• Waiting times – Results from the project highlighted lengthy waits to obtain an autism diagnosis in the UK. Parents reported that they tended to wait around 3½ years before receiving an autism diagnosis; for adults, the delay was around two years.
  • Satisfaction - More than half of the parents who responded to their survey (52%) and 40% of adults were dissatisfied with the diagnostic process.
  • Post-diagnostic support - A key theme across all three of our groups – parents, adults and professionals – was that the support offered to autistic people and their families post-diagnosis was severely lacking and was in need of improvement.

 Autism and policing

Other recent work by Dr Laura Crane (in collaboration with Dr Katie Maras at the University of Bath) has included a study which showed that seven out of ten autistic adults were dissatisfied with their experiences with the police, reporting discrimination, a lack of clarity and feeling that their needs were not met.

policingThese responses were echoed by the experiences of police officers in England and Wales, with one in five police officers being dissatisfied with how they had worked with autistic individuals and only a minority of police officers having received training on autism. The results emphasised the need for training that is tailored to specific policing roles, such as uniformed officers and specialist interviewers.

This survey was linked to an ESRC funded project entitled ‘Access to justice for children with autism spectrum disorders’, which is led by Professor Lucy Henry from the School of Health Sciences, along with Dr Laura Crane and their colleague Dr Rachel Wilcock from the University of Winchester. This project seeks to identify how best to support witnesses with autism at different stages of the criminal justice process. As part of this project, the team have hosted two events for police officers to raise awareness of the characteristics of autism and discuss the issues that arise for policing. These events have been attended by over 200 police officers from six different police forces.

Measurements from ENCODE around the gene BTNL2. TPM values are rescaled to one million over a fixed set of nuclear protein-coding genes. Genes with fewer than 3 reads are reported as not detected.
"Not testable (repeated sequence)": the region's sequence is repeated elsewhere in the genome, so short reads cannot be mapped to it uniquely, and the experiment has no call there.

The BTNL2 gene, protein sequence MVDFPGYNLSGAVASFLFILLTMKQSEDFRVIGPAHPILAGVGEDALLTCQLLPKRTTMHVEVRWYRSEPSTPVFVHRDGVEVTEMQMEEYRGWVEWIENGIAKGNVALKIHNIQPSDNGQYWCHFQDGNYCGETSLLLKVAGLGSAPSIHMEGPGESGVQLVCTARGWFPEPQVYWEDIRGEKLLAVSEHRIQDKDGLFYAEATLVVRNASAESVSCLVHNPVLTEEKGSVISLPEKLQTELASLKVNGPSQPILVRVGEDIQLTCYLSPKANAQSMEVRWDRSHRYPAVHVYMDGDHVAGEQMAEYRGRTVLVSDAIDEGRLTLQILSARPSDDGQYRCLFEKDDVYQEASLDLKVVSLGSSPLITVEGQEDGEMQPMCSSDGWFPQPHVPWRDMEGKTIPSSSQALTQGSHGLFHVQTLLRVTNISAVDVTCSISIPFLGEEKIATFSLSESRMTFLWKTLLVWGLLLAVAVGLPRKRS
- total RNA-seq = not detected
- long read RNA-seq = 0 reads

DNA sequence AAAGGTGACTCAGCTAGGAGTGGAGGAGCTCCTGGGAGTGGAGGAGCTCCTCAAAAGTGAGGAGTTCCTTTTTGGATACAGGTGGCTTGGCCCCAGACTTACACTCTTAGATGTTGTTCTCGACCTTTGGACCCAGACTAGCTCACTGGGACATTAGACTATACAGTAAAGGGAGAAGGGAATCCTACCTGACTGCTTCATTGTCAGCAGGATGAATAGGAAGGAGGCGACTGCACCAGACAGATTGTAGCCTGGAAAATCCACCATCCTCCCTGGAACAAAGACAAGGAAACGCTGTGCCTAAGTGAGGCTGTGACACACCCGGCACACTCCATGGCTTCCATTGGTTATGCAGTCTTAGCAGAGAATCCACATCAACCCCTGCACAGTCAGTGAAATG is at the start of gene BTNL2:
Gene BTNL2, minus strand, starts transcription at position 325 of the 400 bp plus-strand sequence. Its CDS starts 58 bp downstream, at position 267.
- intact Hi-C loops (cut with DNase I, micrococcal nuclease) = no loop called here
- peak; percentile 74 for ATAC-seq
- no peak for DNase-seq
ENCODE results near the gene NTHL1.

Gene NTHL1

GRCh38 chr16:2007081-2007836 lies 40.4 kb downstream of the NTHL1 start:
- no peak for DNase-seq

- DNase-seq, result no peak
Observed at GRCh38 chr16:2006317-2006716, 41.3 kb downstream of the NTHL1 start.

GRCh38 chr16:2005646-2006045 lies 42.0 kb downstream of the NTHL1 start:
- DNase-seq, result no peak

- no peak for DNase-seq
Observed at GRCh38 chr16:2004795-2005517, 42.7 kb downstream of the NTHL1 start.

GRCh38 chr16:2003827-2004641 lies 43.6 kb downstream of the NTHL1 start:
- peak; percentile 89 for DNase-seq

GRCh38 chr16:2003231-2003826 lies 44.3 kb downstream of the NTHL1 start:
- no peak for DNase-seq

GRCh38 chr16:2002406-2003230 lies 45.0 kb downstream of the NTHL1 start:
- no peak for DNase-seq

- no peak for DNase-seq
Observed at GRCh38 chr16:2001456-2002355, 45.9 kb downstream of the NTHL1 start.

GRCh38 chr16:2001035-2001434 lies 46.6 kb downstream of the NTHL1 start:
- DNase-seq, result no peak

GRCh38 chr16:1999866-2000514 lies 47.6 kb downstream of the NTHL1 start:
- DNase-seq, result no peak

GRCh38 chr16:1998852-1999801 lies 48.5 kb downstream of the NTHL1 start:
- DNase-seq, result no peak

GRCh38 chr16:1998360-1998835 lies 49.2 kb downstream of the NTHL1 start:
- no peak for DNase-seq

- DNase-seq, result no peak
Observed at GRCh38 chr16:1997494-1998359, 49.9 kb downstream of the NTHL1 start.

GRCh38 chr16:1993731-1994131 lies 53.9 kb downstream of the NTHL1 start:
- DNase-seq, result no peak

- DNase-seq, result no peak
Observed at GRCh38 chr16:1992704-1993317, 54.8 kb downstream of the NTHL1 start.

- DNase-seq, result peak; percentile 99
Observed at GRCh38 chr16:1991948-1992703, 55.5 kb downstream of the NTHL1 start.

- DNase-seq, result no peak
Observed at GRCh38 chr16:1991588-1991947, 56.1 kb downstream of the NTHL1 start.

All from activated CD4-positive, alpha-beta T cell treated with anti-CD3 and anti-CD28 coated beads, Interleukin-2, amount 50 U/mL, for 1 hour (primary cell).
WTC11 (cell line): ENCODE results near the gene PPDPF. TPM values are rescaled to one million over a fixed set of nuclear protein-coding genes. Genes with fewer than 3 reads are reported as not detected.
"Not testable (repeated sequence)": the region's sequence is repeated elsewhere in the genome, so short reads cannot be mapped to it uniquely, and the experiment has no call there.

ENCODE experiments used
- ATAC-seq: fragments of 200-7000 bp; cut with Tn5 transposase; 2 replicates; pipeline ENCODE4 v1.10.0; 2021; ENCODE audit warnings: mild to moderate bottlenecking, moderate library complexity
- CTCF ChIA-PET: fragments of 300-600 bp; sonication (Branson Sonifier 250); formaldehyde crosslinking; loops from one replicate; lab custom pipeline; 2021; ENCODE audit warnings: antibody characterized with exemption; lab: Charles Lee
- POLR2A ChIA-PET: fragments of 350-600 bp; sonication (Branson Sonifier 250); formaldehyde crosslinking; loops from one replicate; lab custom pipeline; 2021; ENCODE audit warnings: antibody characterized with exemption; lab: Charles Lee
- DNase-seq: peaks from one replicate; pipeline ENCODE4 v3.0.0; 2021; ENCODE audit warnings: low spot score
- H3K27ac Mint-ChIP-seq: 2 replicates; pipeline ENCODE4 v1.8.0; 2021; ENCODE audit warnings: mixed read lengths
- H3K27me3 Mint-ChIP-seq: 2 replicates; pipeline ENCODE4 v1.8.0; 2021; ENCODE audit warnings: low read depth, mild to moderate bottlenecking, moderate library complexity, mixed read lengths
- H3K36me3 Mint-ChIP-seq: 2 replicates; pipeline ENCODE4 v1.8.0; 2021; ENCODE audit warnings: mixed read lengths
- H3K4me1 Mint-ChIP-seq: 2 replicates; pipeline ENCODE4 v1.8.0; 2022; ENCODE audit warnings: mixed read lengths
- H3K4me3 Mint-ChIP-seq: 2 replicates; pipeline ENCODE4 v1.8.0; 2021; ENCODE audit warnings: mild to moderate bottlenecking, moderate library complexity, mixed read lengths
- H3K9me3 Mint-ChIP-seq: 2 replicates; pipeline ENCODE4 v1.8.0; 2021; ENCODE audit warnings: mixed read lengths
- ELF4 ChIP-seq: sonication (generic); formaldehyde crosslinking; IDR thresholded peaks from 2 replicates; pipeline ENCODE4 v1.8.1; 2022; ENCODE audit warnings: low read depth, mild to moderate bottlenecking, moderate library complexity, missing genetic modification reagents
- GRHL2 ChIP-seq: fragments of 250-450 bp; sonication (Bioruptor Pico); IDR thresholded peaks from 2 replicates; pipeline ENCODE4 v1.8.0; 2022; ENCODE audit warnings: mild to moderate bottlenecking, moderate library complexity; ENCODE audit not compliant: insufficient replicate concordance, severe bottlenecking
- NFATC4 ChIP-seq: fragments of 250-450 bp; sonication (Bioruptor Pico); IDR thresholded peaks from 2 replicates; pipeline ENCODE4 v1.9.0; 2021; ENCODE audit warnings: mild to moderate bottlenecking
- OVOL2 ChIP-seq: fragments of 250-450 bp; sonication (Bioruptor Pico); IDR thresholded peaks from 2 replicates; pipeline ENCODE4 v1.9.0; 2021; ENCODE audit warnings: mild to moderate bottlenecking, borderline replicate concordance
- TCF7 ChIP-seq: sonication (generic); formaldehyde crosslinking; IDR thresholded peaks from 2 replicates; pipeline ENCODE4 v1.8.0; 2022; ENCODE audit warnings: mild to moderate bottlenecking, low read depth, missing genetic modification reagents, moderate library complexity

Speech and gestures in Autism: a novel way to support diagnosis?

In collaboration with Dr Fusaroli from Aarhus University, Anna Lambrechts in the Autism Research Group recently found evidence that aspects about a person’s voice and gestures during speech can reliably predict whether a person has an Autism Spectrum Disorder or not. The results, which were recently presented at the International Meeting for Autism Research (IMFAR, May 2015), could help improve the process of diagnosing autism and may indicate that the voice and movement are potential biomarkers for ASD.

Understanding how individuals with autism see the world by studying their eyes.

Dr Paul Constable is investigating the retina’s response to light as a method for exploring the central nervous system in ASD. Some preliminary findings suggest that the retina can help our understanding of neural development and signalling in ASD.

Knowing what you know: meta-cognition in autism

Dr Sophie Lind is leading research that focuses on so-called “metacognition” (i.e., knowledge and awareness of our own thought processes). The research shows that children with autism tend to be over- or under-confident in the accuracy of their knowledge. This finding has clear practical implications, particularly in educational contexts. 

Social decision making in Autism

A series of experiments on social decision making led by Alida Acosta in the Autism Research Group has recently found that individuals with and without ASD respond very similarly to ‘fairness’ when engaging in financial transactions with others. Although the research suggests that emotional and deliberative processes might mediate social decision making somewhat differently in individuals on the autism spectrum, the work does not support the notion that individuals with autism make decisions that affect others without taking their thoughts, perspectives and experiences into account. These findings help to understand the way interactions are constructed by and around individuals on the autism spectrum.